|Some Notable Citizens of Lichfield|
In the 17th and early 18th century the education that was provided by Lichfield's free schools (the Minors' school and the Grammar School) resulted in an exceptional number of notable alumni, many of whom went on to hold senior positions in the Church, Literature, Science and even the Royal Court. The following list also includes several other notable citizens who were born elsewhere but were educated, or later made their home, in Lichfield.
Walter de Langton, the son of Simon Peverill, was born in Langton West, Leicestershire. He was appointed a clerk in the royal chancery and, from 1295, became Treasurer of England under King Edward I. The following year he was elected Bishop of Coventry and Lichfield (as the see was then known). He is buried in Lichfield Cathedral.
Bishop de Langton strengthened the wall surrounding the Close and crenellated it. He also built a 'Great Bridge' over the marsh land south of the Cathedral - the area now occupied by the Museum Gardens and Minster Pool. The remains of the bridge are buried beneath the pavement of Bird Street and the site is commemorated by a bronze plaque on the wall of the Memorial Gardens.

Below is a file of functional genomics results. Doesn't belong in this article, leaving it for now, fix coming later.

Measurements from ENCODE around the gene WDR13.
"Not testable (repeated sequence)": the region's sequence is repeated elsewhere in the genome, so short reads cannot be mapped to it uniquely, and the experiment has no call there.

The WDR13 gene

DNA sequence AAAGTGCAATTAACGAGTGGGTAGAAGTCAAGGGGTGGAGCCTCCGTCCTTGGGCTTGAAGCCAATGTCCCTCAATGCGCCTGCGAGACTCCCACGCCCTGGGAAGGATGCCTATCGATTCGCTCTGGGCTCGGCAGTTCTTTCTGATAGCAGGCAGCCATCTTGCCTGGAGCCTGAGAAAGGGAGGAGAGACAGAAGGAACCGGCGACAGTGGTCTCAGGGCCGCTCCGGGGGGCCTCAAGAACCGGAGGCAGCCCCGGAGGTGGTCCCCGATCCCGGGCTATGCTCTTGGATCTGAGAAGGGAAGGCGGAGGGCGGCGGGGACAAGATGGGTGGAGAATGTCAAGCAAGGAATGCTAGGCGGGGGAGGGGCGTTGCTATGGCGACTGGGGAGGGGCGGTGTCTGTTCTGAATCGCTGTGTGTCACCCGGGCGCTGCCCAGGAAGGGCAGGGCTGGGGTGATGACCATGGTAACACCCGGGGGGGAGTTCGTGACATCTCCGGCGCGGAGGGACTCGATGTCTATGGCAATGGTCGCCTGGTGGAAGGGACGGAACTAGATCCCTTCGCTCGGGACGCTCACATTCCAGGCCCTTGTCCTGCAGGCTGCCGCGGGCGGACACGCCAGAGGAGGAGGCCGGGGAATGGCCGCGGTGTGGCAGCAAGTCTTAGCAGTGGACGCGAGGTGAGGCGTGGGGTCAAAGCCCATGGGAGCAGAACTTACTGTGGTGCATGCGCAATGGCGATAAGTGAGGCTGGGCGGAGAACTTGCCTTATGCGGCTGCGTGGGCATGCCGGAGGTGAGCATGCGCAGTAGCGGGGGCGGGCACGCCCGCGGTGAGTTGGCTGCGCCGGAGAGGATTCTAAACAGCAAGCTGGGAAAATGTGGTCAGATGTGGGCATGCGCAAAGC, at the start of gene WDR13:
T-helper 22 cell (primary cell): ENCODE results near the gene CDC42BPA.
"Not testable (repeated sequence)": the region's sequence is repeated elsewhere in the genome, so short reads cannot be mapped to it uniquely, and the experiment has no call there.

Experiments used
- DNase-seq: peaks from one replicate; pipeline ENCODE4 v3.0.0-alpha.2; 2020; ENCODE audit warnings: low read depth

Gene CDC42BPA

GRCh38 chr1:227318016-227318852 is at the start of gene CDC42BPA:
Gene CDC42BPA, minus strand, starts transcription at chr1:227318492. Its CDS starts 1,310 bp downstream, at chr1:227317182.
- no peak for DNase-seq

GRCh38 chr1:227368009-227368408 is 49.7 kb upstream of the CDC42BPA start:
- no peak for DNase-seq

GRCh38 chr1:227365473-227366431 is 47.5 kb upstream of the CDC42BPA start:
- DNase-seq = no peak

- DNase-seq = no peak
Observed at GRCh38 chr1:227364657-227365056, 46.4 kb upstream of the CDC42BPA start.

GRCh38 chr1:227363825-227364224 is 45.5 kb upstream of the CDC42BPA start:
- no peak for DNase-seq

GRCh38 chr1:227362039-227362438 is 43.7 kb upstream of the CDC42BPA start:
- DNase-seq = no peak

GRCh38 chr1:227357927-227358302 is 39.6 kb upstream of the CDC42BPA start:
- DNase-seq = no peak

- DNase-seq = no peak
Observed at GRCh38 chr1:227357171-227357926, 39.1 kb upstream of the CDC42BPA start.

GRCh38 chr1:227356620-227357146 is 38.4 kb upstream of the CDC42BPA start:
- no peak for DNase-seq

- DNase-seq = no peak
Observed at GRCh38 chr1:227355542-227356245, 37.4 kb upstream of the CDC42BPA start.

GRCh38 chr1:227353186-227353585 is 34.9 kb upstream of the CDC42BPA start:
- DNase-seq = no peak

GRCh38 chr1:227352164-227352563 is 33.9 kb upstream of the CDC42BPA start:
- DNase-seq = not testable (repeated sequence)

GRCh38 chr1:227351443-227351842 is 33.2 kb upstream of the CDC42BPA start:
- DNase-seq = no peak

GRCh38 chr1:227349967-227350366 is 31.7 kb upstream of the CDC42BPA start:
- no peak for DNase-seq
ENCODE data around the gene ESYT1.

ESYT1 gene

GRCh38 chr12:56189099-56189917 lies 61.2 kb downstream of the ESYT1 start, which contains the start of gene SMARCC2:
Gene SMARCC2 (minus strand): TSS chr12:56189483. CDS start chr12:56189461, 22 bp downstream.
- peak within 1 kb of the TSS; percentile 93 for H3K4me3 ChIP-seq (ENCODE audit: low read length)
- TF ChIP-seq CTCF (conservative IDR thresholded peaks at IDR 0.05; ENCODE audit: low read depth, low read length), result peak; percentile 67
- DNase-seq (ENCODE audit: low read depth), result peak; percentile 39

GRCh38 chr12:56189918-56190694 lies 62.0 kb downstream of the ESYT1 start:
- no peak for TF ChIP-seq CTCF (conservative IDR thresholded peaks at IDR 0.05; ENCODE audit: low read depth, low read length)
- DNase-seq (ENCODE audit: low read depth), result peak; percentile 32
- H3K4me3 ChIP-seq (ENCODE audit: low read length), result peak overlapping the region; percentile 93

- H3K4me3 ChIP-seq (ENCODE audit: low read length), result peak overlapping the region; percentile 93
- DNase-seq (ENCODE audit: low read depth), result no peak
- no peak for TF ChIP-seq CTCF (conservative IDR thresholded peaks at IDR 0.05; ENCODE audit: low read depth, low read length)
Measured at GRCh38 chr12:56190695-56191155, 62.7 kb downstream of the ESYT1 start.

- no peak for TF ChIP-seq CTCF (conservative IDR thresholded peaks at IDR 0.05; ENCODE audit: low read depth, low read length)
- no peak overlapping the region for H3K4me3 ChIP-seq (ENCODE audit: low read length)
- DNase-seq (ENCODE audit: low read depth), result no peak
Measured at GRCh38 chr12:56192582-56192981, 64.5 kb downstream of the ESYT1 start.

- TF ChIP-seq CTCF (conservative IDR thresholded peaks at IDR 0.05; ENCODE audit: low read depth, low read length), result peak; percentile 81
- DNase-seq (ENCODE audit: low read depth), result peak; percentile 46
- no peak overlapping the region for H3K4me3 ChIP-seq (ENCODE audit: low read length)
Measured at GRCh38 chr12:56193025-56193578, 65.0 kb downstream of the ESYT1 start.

Thomas Minors was born in Uttoxeter. He traded as a draper in Lichfield and, in 1642, held the office of Sheriff in the City. A staunch Presbyterian, he was elected to Parliament in 1654 and again in 1660 during the protectorate.
In 1670 Thomas founded a school for 30 poor boys to be "taught without charge" (Minors' school); giving his property in Bore Street and some land at Leomansley to support the charity which bears his name. He died in 1677 and is buried in St Mary's church.
Elias Ashmole, the founder of the Ashmolean Museum in Oxford, was born at No. 5 Breadmarket Street in Lichfield. His birthplace, also known as Priest's Hall and now a solicitor's office, is marked by a stone plaque. He attended the Lichfield Grammar School in St John's Street, which was rebuilt in the mid 19th century and adapted to be the Rural District Council Chamber.
After the Restoration of Charles II he was appointed to a number of honorary positions at court, ultimately becoming Accountant-General of Excise and, in 1660, Windsor Herald of Arms in Ordinary. He published a number of works on alchemy including "Theatrum Chemicum Britannicum" (1652) and "The Way to Bliss" (1658) which recommends a balanced diet and moderate exercise. He died in London and is buried in St Mary's church, Lambeth.